This is a difficult subject, so bear with me as I tread carefully. The reaction to the terrible death of the footballer Gary Speed has given me pause for thought about public expressions of grief.
I was at a football match this week at the Emirates Stadium between Arsenal and Manchester City, and the supporters of both clubs were invited before the match to pay their respects to Speed, a man whose career took him to many places, but, as far as I know, had no connection with either of these two clubs.
We weren't asked for a minute's silence, so the fans didn't quite know what to do. At first it was silent, then applause began to cascade down from the stands, and then some fans started singing "There's only one Gary Speed" – they'd seen Swansea City supporters spontaneously, and rather movingly, strike up this song on Match of the Day and wanted to replicate it.
It was hard to know what to make of it all. The man standing next to me was bellowing his endorsement of the uniqueness of Gary Speed, even though I'm pretty sure he never touched his life, even in death. Does that make it wrong? Of course not. In this fractured, disparate world, we all want to be part of something, even if it is communal grieving for someone with whom we have no tangible connection.
It's a relatively modern phenomenon, probably traceable to Princess Diana's death, and I think it makes us, curiously, less – rather than more – compassionate. This form of ritualised grief effectively cauterises us to the deeper meanings of a particular death, and somehow belittles the feelings of those genuinely affected by a most personal of tragedies.
In the tears of the Newcastle goalkeeper Shay Given, for example, you saw the most human expression of anguish for a friend and former teammate, and for the wife and two children who have been left behind to pick up the shattered remnants of their family life. And in the withdrawal of Craig Bellamy, a colleague of Speed's in the Welsh international set-up, from Liverpool's match last Sunday, you could sense an authentic reckoning that, set beside this, football is an irrelevant pastime.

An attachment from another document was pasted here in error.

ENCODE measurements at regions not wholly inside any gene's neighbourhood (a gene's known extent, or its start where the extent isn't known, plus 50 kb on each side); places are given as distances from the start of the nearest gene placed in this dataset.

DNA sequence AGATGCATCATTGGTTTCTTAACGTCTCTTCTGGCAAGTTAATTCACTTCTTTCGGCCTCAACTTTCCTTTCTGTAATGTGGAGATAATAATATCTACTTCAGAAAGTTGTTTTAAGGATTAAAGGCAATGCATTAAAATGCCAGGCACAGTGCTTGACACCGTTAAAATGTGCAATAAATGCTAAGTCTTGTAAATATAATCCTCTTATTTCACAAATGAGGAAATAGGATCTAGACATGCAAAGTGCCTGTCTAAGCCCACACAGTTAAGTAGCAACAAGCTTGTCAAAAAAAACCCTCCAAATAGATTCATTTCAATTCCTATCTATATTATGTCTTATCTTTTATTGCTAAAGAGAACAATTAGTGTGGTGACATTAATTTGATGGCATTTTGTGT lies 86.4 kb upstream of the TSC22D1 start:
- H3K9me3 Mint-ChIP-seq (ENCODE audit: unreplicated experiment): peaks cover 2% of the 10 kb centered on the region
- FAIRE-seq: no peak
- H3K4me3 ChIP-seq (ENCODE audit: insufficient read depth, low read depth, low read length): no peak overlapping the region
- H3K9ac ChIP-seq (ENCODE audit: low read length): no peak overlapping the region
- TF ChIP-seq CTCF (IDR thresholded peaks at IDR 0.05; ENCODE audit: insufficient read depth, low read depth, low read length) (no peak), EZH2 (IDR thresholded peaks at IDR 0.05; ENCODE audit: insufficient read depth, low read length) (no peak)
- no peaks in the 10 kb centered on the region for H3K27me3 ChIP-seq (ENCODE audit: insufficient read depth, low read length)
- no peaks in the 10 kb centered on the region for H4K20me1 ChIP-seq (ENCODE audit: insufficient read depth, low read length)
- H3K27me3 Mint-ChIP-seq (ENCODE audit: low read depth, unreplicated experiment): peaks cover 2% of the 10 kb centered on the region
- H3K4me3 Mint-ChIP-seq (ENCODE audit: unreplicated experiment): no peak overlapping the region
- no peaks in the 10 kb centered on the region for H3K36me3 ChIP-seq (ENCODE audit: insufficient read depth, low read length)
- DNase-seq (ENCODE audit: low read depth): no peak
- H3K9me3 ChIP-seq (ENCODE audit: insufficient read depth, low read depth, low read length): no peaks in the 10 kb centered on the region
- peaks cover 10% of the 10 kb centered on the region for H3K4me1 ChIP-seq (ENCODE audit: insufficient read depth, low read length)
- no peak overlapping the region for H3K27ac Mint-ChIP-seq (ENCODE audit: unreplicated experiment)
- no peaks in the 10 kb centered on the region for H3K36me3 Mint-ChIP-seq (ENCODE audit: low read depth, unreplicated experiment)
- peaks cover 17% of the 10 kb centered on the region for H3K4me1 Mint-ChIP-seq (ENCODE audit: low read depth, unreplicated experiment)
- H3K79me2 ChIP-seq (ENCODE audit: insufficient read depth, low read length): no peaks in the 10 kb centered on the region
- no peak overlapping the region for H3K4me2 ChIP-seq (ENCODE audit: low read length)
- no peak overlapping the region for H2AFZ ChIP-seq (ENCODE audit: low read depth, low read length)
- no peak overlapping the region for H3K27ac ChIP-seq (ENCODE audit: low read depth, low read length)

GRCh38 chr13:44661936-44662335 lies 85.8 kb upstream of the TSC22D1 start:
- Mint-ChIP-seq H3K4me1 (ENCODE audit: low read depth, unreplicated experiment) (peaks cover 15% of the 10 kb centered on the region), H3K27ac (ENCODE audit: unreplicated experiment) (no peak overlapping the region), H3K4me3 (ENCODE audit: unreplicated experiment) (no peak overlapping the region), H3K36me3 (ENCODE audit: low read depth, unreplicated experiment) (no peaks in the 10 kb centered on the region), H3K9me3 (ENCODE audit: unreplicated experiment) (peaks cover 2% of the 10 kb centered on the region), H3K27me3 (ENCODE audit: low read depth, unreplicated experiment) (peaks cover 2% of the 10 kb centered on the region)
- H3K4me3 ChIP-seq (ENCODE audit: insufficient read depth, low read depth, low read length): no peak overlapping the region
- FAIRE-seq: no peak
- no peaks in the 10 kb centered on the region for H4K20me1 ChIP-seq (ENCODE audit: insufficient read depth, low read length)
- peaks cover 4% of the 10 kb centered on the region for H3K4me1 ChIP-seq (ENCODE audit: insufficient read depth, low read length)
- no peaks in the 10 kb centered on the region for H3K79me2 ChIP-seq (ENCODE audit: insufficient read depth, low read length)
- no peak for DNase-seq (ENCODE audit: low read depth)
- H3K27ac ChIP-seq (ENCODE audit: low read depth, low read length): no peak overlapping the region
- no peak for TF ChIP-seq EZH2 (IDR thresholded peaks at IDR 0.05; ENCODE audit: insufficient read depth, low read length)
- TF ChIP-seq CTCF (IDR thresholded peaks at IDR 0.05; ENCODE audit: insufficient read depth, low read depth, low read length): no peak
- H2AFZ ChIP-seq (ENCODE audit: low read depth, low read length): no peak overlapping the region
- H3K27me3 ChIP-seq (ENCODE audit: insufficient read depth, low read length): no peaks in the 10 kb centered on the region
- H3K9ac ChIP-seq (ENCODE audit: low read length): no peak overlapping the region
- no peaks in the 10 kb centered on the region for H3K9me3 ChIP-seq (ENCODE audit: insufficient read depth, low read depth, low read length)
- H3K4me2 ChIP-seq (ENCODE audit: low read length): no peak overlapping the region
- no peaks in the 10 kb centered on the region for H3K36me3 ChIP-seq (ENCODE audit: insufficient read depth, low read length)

When someone in public life dies, particularly at such a young age like Speed, there is a danger of being overwhelmed by cliché and hollow sentimentality. Every time one of Speed's former clubs scored a goal, or won a match, we were invited to believe that this was a fitting tribute to him.
In some ways, of course, it was: Speed loved football and, it seems, football loved him. But surely the most fitting tribute would be less demonstrable, and more unfashionable. It would be to allow his wife and children the space to grieve privately, and to seek to understand what propels a young man to such frightening depths of emotion. This is a terrible, and terribly difficult, thing to fathom, and one which requires a long period of quiet reflection rather than a short burst of applause.